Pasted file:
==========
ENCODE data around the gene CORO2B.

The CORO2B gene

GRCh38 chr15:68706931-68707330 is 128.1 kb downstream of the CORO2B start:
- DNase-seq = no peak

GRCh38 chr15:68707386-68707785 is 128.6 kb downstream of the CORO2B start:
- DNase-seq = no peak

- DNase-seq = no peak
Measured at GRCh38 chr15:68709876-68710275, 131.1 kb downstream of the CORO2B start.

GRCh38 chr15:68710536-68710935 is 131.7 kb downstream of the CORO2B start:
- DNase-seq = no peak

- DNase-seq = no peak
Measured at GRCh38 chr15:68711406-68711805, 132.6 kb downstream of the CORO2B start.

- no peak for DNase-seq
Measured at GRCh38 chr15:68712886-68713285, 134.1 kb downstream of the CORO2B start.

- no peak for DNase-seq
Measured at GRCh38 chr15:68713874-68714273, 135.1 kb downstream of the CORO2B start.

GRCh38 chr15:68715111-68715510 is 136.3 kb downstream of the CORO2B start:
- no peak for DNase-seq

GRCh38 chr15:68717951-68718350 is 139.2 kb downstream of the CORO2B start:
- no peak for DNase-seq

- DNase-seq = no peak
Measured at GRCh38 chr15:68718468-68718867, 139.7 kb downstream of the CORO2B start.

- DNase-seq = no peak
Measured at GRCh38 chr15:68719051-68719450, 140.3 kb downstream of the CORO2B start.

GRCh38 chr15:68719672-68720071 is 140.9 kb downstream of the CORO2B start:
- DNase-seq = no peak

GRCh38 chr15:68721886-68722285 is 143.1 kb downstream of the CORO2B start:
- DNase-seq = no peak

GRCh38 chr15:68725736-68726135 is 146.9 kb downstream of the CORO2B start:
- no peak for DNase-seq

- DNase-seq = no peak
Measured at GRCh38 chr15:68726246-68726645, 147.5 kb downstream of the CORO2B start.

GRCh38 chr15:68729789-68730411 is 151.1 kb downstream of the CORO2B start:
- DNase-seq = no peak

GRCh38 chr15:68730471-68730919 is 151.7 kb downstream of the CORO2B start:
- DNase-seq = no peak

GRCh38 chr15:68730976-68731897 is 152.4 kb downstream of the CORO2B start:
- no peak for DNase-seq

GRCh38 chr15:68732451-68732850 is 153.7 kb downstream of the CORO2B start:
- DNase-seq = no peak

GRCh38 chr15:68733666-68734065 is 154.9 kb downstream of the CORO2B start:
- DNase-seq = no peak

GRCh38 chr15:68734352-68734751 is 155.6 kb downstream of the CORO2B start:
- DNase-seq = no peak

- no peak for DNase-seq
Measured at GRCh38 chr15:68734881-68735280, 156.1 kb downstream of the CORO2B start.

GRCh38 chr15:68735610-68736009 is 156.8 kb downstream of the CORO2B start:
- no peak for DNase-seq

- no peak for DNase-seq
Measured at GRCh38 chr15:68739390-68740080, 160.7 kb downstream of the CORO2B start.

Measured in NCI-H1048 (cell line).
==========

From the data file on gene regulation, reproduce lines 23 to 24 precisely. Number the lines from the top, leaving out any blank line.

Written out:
- DNase-seq = no peak
Measured at GRCh38 chr15:68719051-68719450, 140.3 kb downstream of the CORO2B start.